(gentle upbeat music) - I try to take advantage of the advantages that I have in being freelance. And the ability to work from different places, the ability to travel, the ability to, at times, choose what projects I work on, so remembering why you did it, whatever your motivation is, if it's the flexibility, if it's the freedom, if it's being your own boss, or traveling around and hopefully taking advantage of those things. If you went solo to be flexible and you're not flexible at all, then maybe you're not doing it right or maybe it's not for you.
But for me, it's remembering why I did it and kinda reassessing back to those original goals and appreciating what it has afforded me to be able to do. - For someone like me, work play balance could be very challenging because there are times when my schedule is strictly being maintained by my clients, so the way I like to do this is this, leave your work at work. Once you're done with that, once you're with the kids, it's 100% about the kids. What you shouldn't do is when you're coding, you're taking care of two kids at the same time.
Doesn't help either of the two. And then divide them into tasks. So, kids, too, right. They're very good at doing certain things that they like. If they're gonna watch a movie for two hours, feel free to code, but if they are with you and we are playing, well, do not bring coding as part of it, right, so you've gotta have that balance right there. - One of the things that I learned from my parents was this idea of clearly demarking where the line between work and life is. So, saying after a certain time of day, like 5:00, I am no longer working.
That means turn off the computers, put your phone away, just stop working, and then don't think about work 'cause if you're thinking about work, you're still working. Another thing is, if you have a home office like I do, to make a clear physical separation. Just because of the configuration of our front room, we used the living room as our office and then we used one of the bedrooms as our living room and because of that, it was like the work environment was always in the middle of where we were, so we were always working. And then when we moved, we made it so that we have a physical separation between the work areas and the life areas and truly invest energy in having a life outside of work.
- Work life balance for me is about prioritizing so a lot of people think that work life balance is giving enough time to your family or being able to go on enough vacations and I was able to do that even when I was in startup but I was not happy or satisfied with myself even then. My priorities were focusing on my career, moving forward on my career and once I was able to focus on those, I think I felt like I had achieved a work life balance.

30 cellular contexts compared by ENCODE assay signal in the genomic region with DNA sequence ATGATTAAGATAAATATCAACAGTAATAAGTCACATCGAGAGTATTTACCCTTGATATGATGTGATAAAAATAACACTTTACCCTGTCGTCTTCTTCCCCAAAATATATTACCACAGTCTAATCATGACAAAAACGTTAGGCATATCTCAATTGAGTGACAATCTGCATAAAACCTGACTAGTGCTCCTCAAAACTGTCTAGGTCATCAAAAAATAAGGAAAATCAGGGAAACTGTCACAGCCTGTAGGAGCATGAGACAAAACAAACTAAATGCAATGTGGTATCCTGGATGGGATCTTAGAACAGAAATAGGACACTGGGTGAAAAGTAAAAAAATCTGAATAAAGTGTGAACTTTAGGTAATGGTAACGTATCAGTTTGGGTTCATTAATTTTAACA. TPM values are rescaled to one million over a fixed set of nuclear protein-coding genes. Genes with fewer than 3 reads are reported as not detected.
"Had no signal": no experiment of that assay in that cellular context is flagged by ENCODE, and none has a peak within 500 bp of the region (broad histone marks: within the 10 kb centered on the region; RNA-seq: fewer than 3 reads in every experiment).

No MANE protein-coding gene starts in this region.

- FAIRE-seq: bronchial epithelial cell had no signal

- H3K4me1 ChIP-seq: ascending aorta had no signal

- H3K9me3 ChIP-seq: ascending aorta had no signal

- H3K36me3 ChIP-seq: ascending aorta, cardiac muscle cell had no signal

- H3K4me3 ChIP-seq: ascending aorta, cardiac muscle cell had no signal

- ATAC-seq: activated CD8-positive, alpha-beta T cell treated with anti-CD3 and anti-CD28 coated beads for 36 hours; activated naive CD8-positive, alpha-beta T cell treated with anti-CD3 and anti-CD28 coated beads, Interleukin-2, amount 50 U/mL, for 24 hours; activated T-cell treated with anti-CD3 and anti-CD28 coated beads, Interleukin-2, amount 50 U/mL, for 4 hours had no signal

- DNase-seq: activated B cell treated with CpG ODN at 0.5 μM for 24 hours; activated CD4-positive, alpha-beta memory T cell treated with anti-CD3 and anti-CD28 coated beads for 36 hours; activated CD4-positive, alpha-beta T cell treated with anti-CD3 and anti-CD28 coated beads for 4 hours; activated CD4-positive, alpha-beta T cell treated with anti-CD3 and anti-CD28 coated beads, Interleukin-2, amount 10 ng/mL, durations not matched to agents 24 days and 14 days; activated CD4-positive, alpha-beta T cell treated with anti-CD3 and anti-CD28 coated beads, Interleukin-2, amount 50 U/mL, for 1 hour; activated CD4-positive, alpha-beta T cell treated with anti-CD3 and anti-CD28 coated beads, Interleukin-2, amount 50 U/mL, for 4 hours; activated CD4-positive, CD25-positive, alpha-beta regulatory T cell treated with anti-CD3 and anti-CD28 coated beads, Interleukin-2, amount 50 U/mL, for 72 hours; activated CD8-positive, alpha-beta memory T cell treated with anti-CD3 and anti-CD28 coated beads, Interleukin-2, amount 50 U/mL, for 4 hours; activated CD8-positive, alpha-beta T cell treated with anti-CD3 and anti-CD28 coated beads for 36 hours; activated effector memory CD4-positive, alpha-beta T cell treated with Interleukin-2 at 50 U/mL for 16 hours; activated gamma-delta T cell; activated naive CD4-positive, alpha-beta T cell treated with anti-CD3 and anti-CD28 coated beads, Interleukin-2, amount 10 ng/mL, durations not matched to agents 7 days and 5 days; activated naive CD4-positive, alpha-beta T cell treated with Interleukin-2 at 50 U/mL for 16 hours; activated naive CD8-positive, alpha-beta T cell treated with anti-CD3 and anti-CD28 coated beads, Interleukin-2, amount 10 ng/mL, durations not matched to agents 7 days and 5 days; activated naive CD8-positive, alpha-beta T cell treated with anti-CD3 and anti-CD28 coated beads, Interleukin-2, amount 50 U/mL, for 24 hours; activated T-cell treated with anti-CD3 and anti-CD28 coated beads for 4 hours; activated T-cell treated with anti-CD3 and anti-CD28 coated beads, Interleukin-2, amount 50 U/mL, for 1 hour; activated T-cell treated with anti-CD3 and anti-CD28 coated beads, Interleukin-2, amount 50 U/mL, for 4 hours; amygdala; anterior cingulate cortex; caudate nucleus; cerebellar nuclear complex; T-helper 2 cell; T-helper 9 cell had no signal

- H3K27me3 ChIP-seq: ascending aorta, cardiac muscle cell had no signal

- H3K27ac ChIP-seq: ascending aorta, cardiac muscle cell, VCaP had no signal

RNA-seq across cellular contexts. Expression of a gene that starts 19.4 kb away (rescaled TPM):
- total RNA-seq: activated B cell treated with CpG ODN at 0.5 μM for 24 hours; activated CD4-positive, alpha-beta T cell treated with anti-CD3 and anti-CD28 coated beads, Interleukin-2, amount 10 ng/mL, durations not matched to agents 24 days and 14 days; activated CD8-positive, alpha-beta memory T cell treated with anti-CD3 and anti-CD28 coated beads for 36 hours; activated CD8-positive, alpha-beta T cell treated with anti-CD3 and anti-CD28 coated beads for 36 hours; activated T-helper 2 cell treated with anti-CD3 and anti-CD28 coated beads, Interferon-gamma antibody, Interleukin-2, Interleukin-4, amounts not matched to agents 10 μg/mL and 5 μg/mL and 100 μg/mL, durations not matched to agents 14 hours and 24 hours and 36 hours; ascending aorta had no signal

So, work life balance is about prioritizing and working on your priorities more than anything else. - I can spend a day working and I can take time out to say, okay, I wanna make some bread today. So, in the morning I'm gonna get things started and then a few hours later, after I've worked for a while, oh, okay I just need to spend 15 minutes in the kitchen moving the bread onto its next phase. So, I have that advantage rather than having to save that sort of thing for the weekend or the evening. But it's important for me and it's something that I constantly struggle with, not to get distracted.
So, I have some practices in place, I make sure that I know when I'm taking a break, okay, I'm gonna take the next half hour, the next hour and have lunch and not just be like, well, okay, I'll go do this and not think about when I'm gonna be done with it. But I have to recognize when I need to take a break because without other people around me it can be hard to register how much time has gone on and also I don't have as many opportunities for people to distract me in such a way that I can recognize that, oh yeah, I kind of do need a break right now.
I've been focused here for too long. So, to be able to stop and register, I'm not getting anything done right now, I'm gonna go take a break and then come back to this. - Make sure you're always doing what you want and so that means if you're working on a side project until one in the morning, and you know that you want to do it, go right ahead and do it. Your body will adjust to it and you'll learn from that experience. For example, if you work until one in the morning every night on something and you find, wow, during the day I have no energy to do my full time paying job, well, then you've learned to make adjustments for that and then you do what I think is my second piece of advice which is set physical boundaries for yourself.
One thing I try not to do, and I still fail at this sometimes, is I never ever try to write code when I'm lying in a bed or sitting in a bed. Think about this, when you're in a bed, you're there to do what, you're there to sleep. When you're in your shower, you're there to clean yourself. When you're in your closet, you're there to dress yourself. When you're at your desk, you're usually there to work. Don't trick your brain into thinking that you should be doing another thing when you're in your bed because if you go to sleep your brain will be in the mentality of, I'm usually here writing code and things like that. Make sure you set physical specific boundaries for what you do where you do it and when you do it.
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